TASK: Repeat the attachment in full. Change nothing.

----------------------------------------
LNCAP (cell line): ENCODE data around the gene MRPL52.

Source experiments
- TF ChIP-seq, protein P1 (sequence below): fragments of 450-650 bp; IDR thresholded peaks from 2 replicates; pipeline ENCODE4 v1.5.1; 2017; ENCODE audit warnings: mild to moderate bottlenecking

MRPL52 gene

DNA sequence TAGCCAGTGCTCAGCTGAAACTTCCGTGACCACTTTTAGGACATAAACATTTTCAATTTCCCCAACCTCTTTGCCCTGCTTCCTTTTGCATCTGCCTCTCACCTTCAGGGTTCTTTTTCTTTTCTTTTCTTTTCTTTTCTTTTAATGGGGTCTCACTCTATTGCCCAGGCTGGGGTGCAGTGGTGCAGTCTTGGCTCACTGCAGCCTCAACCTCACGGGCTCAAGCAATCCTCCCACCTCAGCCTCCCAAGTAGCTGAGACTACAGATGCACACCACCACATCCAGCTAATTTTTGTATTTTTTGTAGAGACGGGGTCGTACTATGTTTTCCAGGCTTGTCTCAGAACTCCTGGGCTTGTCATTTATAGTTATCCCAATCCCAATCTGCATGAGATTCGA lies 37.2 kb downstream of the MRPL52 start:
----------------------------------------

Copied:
LNCAP (cell line): ENCODE data around the gene MRPL52.

Source experiments
- TF ChIP-seq, protein P1 (sequence below): fragments of 450-650 bp; IDR thresholded peaks from 2 replicates; pipeline ENCODE4 v1.5.1; 2017; ENCODE audit warnings: mild to moderate bottlenecking

MRPL52 gene

DNA sequence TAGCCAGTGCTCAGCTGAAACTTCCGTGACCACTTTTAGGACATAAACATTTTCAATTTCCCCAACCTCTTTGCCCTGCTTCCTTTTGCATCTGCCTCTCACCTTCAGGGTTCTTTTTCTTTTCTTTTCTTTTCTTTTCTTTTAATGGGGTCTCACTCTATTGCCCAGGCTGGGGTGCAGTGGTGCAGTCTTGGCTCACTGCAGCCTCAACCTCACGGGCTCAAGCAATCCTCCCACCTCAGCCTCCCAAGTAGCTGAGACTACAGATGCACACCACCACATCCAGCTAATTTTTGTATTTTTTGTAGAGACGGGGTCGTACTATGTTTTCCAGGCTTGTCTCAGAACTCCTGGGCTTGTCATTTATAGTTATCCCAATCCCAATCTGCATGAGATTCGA lies 37.2 kb downstream of the MRPL52 start: